I haven’t lost anything yet on this trip (I suspect not even weight, given the 2,800-calorie per day meal packs I ordered). But it hasn’t been for lack of trying.
In Braemar, I spent the afternoon in the great room of the Fife Arms Hotel reading and writing. When I got halfway out the door I realized I didn’t have my hat, so I went back and got it from under the chair.
I got partway back to the B&B and remembered I’d left the phone and iPad charging cable and plug adapter plugged into the wall behind the chair–a potentially disastrous loss. So I went back and got them, too.
The next morning when I left the B&B I did some rearranging of the small compartment in the top of the pack where I keep high-accessibility items. That required spreading things out on an outdoor chair outside. I finished, hefted the pack and got halfway down the driveway when I remembered I didn’t have my trekking pole. I went back and got it from the front hall. As I walked past the chair, I saw my wallet sitting on it.
For a while I did think I’d lost something–a green and yellow camp towel with my son Will’s name tag ironed on to it. He took it to camp one year. It’s quite handy, given that none of the microfiber garments I’m carrying and wearing actually absorb water.
The towel was in the load of laundry the people at the B&B in Newtonmore kindly did for me. Or at least I thought it was. I didn’t have it the next time I looked. I thought it might have been mistakenly returned to Pete Little, the coffee-shop manager and fellow Challenger who’d spent the night there too. But when I saw him a day later he didn’t have it.
I have found some things, however. Or people, I should say.
My route took me through Tarfside, a village in Glenesk that allows hikers to camp on the commons. It has a hostel in a church, a few houses and rental cottages, but no store. The Masonic Lodge has permission to function as a pub for a couple of nights during the Challenge.
After dinner, I went up there and had a couple of pints. I brought along the office–a small dry bag with the iPad mini, keyboard, cables and papers in it. I thought there might be a corner where I could catch up on some writing. But it was standing room only, so I put the bag on the floor next to the bar and proceeded to socialize.
After a while I left and went up to the hostel where Marion Mitchell had been serving dinner to hikers earlier in the evening. As readers of previous posts might recall, she is the wife of Alan Mitchell, the father of the father-and-son team I’d hiked with for two days early in the walk. Marion, his second wife, is reputedly descended from John Brown, the martyred Covenanter from whom I’m descended through my mother’s mother. There’s a monument to John Brown, shot in cold blood by an officer of the English army, in a moor south of Glasgow. Marion and Alan had visited it, as had my parents years ago.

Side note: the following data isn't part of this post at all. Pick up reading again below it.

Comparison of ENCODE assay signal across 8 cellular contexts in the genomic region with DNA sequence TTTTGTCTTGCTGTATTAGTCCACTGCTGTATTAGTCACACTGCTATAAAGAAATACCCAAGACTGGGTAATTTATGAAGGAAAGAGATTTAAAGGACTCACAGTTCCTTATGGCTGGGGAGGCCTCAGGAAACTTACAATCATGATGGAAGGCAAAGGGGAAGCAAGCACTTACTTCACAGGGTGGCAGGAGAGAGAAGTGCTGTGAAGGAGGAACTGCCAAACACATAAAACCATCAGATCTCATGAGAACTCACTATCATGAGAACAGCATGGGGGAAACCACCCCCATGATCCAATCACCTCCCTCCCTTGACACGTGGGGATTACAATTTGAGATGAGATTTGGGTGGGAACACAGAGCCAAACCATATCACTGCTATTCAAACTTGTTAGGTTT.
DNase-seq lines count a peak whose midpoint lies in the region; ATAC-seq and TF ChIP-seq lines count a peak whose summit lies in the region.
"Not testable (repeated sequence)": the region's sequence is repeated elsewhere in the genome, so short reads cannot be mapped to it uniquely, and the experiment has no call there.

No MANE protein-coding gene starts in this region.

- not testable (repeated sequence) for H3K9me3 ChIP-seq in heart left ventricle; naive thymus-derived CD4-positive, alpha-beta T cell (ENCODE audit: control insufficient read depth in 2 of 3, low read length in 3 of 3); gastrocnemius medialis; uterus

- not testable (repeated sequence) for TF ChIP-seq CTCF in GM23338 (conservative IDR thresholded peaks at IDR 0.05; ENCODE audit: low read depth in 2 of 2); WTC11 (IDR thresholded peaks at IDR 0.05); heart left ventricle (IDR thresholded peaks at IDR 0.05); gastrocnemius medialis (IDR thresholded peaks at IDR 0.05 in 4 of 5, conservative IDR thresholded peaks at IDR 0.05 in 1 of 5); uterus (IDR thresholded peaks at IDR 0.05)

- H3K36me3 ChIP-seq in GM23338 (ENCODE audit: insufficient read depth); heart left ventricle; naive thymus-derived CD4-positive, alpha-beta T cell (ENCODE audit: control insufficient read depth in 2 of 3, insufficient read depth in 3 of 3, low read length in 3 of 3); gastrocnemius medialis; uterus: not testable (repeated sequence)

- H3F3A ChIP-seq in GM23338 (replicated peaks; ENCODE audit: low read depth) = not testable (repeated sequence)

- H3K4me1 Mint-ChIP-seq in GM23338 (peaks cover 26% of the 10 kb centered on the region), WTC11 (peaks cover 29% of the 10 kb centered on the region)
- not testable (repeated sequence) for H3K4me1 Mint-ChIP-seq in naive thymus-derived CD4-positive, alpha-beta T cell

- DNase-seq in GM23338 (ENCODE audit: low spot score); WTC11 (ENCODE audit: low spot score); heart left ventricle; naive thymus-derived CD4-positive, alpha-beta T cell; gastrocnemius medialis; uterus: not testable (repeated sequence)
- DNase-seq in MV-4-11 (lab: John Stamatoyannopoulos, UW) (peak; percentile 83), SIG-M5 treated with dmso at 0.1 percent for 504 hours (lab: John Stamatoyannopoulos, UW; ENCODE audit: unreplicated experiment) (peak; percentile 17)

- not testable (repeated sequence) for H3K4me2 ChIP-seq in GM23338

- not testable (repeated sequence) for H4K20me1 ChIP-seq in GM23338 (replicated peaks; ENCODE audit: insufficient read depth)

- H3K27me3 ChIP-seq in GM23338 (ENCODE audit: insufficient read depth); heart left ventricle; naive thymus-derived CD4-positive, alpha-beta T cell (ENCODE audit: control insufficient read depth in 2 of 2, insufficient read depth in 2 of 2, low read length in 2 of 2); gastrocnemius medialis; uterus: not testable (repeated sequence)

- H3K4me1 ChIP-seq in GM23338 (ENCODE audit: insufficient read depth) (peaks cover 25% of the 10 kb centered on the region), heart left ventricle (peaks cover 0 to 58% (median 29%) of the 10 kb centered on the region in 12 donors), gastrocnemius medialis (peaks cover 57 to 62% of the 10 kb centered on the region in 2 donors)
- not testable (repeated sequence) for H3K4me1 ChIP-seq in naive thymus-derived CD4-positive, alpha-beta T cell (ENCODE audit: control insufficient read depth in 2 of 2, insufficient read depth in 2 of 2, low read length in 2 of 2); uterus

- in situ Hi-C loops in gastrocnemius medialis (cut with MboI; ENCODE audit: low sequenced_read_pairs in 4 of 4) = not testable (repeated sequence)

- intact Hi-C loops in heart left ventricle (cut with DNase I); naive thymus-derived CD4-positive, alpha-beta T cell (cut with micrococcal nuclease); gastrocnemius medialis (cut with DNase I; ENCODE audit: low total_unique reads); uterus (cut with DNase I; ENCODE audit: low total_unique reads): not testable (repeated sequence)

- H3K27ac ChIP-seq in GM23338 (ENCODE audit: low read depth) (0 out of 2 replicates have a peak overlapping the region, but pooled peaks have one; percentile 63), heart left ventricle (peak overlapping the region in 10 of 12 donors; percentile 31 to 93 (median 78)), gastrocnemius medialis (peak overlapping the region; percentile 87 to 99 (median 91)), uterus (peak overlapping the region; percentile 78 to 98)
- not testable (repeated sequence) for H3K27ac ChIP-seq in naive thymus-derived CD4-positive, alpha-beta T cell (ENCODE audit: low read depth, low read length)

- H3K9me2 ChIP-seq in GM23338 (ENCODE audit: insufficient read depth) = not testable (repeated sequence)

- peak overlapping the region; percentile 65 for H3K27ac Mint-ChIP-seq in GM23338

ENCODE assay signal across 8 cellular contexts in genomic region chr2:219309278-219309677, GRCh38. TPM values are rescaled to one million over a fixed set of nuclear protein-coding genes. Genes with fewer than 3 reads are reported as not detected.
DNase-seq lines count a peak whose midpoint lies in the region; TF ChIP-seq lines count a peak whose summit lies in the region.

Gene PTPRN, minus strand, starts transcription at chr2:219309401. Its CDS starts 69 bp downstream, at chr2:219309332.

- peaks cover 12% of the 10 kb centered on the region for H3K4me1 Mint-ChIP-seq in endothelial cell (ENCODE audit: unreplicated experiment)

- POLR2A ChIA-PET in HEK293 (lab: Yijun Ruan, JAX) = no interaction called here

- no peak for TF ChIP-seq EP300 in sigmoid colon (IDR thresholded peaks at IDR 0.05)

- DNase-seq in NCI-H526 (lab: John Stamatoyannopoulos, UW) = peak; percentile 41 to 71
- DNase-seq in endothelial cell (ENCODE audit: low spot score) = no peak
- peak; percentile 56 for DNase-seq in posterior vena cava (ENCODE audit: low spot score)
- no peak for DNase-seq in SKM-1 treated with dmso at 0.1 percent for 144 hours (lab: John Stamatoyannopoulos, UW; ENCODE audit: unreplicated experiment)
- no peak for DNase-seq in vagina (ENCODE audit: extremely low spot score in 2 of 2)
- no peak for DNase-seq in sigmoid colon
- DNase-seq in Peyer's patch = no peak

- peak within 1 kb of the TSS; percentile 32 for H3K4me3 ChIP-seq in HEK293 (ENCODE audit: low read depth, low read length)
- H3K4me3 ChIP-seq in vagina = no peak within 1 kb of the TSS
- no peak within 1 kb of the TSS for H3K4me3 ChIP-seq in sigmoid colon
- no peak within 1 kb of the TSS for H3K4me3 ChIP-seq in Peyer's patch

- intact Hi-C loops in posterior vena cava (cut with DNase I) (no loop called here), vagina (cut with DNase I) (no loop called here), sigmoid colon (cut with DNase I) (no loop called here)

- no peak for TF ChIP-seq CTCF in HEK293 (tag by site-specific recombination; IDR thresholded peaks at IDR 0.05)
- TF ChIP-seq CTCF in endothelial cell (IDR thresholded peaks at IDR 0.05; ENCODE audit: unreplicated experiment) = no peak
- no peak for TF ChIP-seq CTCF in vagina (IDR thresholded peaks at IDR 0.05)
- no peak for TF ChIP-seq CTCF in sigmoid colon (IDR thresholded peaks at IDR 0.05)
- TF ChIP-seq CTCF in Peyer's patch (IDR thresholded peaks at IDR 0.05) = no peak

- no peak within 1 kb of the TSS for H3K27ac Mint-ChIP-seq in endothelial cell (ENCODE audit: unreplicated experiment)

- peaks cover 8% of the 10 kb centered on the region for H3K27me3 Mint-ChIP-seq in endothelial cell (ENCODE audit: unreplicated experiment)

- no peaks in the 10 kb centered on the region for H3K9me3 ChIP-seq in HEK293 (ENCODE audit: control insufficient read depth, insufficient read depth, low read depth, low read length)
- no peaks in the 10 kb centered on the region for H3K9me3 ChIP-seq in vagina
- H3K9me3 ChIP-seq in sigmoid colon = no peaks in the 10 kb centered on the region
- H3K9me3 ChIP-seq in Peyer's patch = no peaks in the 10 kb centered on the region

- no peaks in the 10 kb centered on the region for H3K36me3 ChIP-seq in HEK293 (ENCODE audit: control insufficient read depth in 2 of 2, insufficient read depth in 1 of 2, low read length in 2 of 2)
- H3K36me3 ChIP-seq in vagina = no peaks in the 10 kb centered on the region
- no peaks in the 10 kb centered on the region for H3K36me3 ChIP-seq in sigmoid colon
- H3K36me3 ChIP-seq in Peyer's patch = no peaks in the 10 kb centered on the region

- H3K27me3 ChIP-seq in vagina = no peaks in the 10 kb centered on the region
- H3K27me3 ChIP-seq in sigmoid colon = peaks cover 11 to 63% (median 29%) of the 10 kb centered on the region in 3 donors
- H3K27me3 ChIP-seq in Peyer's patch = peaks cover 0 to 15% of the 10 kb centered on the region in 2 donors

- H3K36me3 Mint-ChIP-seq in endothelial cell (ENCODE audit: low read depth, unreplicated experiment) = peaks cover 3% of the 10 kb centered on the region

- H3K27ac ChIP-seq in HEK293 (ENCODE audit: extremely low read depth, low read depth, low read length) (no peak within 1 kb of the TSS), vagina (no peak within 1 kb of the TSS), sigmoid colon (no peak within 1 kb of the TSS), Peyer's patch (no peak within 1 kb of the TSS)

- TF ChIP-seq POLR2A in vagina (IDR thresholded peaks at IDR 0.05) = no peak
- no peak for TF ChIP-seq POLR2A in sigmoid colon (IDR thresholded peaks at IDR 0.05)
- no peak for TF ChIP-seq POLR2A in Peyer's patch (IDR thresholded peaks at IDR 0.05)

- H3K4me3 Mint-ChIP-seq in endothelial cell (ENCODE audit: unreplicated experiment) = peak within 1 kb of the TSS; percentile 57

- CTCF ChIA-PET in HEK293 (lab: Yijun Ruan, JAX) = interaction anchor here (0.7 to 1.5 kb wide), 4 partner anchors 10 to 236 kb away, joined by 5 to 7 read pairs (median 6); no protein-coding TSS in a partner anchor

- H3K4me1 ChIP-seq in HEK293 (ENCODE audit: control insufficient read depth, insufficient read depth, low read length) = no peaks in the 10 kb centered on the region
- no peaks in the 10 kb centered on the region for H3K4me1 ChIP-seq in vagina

At the hostel I was directed to the kitchen, where five women were washing large pots. I asked for Marion and introduced myself. She had heard of me from her husband. (Alas, he and his son, Colin, had “retired” from the walk several days earlier because of a flare-up of an Achilles tendon injury of Colin’s).
As I was standing next to the sink going over geneology, I leaned on the counter with my right hand. There next to the dish drainer was Will’s camp towel.
“A young man brought it by in case you stopped,” Marion said.
That was Pete Little. His parents, who are hopscotching in front of him in a car, found it at the B&B and handed it off.
Marion said she is descended from a woman named Christian Brown, one of John Brown’s children, she thinks by his first wife. The geneology book I’d consulted mentioned that Brown’s first wife had died. I’ll have to reconsult it when I get home to see if Christian is mentioned.
As we were talking, I mentioned that my maternal grandmother’s maiden name was McCormick, so I probably had Scots ancestors other than John Brown.
“I’m a McCormick,” said one of the other women.
So I’d found two (possible) distant cousins.
Marion has done 10 Challenges, the first one in 1986, the last one five years ago with three other women. She doubts she’ll do another one. I asked her why she did so many.
“It’s in the blood. I suspect that may be why you are here,” she said.
When the clean-up crew was finished they had a wee dram and invited me to join them. I talked with a man named John Donohoe, a Scotsman of Irish ancestry (as he says many Scots are, although they don’t like to admit it). He told me about cutting and drying peat, the universal fuel in the west of Scotland, which has few trees.
As a consequence, the ridgepole of a house, made from driftwood or the rare felled tree, was a precious possession. When people moved, they sometimes took it with them. And when the laird wanted to move the tenants off, he only had to burn the roofs of their cottages.
I finally bid them good night and staggered off to bed in the one-night tent city on the green.
The next day when I packed up, my pack seemed less full that usual. I looked around and wondered what I could be missing. Then I remembered: the office bag. Basically all the electronics.
I walked up to the Masonic hall, which was locked tight. Hanging on the door handle was the bag. With everything in it, of course.